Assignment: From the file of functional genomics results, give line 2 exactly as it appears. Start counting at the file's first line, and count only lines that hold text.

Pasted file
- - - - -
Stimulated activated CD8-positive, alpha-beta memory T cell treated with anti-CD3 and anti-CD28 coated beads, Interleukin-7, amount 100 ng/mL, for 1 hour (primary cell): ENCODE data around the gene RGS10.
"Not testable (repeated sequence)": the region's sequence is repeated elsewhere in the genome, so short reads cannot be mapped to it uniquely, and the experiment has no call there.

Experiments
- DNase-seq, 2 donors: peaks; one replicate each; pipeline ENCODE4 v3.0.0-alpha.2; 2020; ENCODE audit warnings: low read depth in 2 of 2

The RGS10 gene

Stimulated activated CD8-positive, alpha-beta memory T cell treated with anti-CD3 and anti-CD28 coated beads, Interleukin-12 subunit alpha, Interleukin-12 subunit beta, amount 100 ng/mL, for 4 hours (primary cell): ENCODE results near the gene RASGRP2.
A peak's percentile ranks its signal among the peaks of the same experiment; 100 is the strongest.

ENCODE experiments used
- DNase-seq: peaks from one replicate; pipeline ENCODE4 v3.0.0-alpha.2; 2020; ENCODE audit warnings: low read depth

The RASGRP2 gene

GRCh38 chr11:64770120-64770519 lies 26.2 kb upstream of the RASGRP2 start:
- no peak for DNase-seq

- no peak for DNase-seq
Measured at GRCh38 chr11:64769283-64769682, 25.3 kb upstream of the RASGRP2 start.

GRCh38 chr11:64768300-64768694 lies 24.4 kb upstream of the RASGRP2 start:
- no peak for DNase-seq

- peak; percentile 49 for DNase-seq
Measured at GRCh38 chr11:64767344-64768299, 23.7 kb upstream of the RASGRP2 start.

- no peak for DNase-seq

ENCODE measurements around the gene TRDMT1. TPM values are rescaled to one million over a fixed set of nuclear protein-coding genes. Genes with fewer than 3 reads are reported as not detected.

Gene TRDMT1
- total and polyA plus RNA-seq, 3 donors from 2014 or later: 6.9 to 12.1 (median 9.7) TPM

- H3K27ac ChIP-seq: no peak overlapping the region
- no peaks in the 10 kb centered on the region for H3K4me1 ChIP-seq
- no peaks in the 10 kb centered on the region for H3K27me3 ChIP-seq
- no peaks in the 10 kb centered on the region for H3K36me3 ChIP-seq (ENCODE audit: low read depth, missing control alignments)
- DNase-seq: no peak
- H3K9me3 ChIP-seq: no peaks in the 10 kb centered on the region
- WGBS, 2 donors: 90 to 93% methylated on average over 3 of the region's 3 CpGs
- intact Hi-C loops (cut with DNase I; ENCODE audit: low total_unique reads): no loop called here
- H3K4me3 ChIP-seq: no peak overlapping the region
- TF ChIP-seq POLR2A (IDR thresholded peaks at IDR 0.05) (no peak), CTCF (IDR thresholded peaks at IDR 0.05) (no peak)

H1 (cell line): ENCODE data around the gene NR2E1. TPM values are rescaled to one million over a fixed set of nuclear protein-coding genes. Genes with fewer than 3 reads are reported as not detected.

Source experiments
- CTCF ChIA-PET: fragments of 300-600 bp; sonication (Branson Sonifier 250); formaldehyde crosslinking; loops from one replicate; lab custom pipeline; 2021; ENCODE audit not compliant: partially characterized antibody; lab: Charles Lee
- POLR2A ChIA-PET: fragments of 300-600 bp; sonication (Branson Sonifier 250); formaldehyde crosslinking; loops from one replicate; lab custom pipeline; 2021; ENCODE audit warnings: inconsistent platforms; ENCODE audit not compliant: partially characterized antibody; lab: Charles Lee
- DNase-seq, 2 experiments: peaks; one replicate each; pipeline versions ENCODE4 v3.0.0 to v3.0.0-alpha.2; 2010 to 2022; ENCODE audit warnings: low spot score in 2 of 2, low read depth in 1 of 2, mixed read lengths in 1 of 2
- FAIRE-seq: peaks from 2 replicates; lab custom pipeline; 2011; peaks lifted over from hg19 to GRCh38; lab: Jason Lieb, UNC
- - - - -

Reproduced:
"Not testable (repeated sequence)": the region's sequence is repeated elsewhere in the genome, so short reads cannot be mapped to it uniquely, and the experiment has no call there.